#ChurchToo: Women accuse Minnesota pastor of inappropriate conduct

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Suzanne van Dyck never thought she would return to Ft. Snelling State Park.

It was 30 years ago, when she was only 19, that she began coming here with Pastor Mark Darling, who was 31 at the time.

It was on those trips to the park, and in late night phone calls, and in the basement of the home Darling shared with his wife and children, that she says things got intimate with her pastor in a way she never wanted, or encouraged.

“He was very, very much in need of knowing everything sexual that I did,” said van Dyck. “He would ask me what kind of sexual positions I liked. What kind of sexual positions this guy I was dating liked. What I sounded like when I had an orgasm.”

“And then it became him hugging me. He’d have an erection, and not letting go.  And, feeling uncomfortable,” she added.

Van Dyck said things never went further. She alleges there were about 20 such episodes over the next five years. It stopped, she said, when she married her husband, John, who also became a pastor in the same church.  

“I was mentored by him,” said John van Dyck of Pastor Mark Darling. “Sad to say.”


Pastor Mark Darling is one of the founding members of Evergreen Church, and lead pastor of The Rock in South Minneapolis. The Fox 9 Investigators have tried repeatedly for the last month to talk to Pastor Darling. Through a church spokesperson, he unequivocally denies the allegations.

On January 30, Evergreen placed Darling on administrative leave. An Evergreen spokesperson said the church has also hired an outside investigator to look into the allegations. Evergreen has also established a web page where it provides updates on the investigation.

On January 5, van Dyck wrote on Twitter: “Pastor who abused me is still in the pulpit though he was outed to other pastors that are still there. Tweet is for me and other women abused by Mark Darling and Evergreen Community Church.”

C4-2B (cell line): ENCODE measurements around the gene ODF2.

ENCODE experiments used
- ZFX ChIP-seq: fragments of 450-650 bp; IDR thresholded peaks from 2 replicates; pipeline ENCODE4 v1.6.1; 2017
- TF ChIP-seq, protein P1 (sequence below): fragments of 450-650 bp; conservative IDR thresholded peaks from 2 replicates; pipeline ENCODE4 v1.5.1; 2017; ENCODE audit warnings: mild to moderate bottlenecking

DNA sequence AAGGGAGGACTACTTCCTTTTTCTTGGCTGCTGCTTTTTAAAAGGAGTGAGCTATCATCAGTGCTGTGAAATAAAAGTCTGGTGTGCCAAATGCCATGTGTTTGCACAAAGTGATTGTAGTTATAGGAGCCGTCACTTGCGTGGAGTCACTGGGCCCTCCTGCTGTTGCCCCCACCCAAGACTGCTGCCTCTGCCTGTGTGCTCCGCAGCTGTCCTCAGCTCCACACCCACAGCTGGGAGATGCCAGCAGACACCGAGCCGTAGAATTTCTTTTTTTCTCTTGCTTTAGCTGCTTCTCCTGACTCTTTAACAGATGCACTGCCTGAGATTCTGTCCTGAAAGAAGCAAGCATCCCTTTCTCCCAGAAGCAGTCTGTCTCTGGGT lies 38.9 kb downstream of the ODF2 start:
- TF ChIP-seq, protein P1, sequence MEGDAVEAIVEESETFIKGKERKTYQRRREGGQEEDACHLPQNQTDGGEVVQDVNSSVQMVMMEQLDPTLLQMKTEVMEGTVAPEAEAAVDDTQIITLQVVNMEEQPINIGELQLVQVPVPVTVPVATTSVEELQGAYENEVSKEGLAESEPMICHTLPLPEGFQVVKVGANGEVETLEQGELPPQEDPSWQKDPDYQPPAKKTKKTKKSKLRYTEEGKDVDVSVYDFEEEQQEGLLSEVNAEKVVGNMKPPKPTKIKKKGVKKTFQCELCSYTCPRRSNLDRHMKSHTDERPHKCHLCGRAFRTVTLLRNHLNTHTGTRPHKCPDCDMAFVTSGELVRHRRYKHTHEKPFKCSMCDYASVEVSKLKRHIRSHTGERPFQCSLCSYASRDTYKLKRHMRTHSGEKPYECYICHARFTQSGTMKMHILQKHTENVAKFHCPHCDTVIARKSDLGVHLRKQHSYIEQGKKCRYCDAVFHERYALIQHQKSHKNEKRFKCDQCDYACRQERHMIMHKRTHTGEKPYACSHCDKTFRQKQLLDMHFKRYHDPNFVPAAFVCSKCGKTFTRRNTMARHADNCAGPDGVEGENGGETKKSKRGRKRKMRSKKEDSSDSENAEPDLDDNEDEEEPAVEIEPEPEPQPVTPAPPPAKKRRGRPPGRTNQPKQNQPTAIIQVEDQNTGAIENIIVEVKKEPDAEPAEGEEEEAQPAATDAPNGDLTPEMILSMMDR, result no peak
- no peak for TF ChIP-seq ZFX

There was immediate criticism on social media from many current and former church members, but also voices of support.

Still others saw a pattern. “I said, ‘Wow, that thing happened to me,'” said Natalie Hoffman, who attended Evergreen in the 1990s.

“He would talk a lot about God and his vision, but I felt he was very obsessed with sex,” said Hoffman of Darling.

She also went on long walks with Darling in secluded woods. 

“I just remember thinking, ‘I don’t think I should be with him here all alone,’" said Hoffman. "And I remember feeling a little bit scared and kind of morbidly fascinated by the idea he might make a move on me there.”

Hoffman said he never did. Today, she said, “I call it spiritual abuse and manipulation with some sexual overtones.”

In response to van Dyck coming forward, Evergreen initially responded with a tweet of its own.

“Suzanne was fully heard on this matter 20 years ago,” the tweet began. “After careful listening and a thorough review of all the facts, the mediator was completely satisfied by the transparency and integrity of the Darlings’ and Evergreen Church’s response." 

In 2001, the van Dycks said they confronted Darling about his behavior with the assistance of a Christian counselor and therapist. The van Dycks said the session was attended by church leader Brent Knox, Darling and his wife. 

John van Dyck, who was a pastor with Evergreen at the time, said the church wanted to know the issues to be discussed in advance and limit any discussion of sexual topics, but that Suzanne brought up those issues anyway.   

“She was highly encouraged not to bring up specific indicting incidents,” said John van Dyck. 

The van Dycks said they left the session with an understanding that Darling would get counseling and step away from the pulpit for a time. To their knowledge, neither happened.

“He said all the right things,” said Suzanne van Dyck. “There were tears and a lot of I’m sorrys. And the I’m sorrys were, ‘I’m sorry you took it that way,’” she continued. “After, ‘What do you sound like when you have an orgasm?’ How are you supposed to take that?” 

Suzanne said two other women have given her anonymous statements about Pastor Darling that she posted on her Facebook page. The Fox 9 Investigators have confirmed the identity of one of the women who declined to go on-the-record.

But in her statement to Suzanne van Dyck, the woman writes, “After I was married, I remember sharing intimate details with Mark [Darling] about our sex life. I even shared private things about our honeymoon with him. I never would have done so… without being manipulated.”


In 2003, the van Dycks left Evergreen Church after returning from missionary work in Berlin with an affiliated group, Great Commission Ministries.

The van Dycks said Evergreen offered them $50,000 if he would sign a non-disclosure agreement.

“It felt like a buy off,” said John van Dyck. “They were asking us to move on, not say anything negative about the church, the organization, and in return we’d get a substantial sum of money.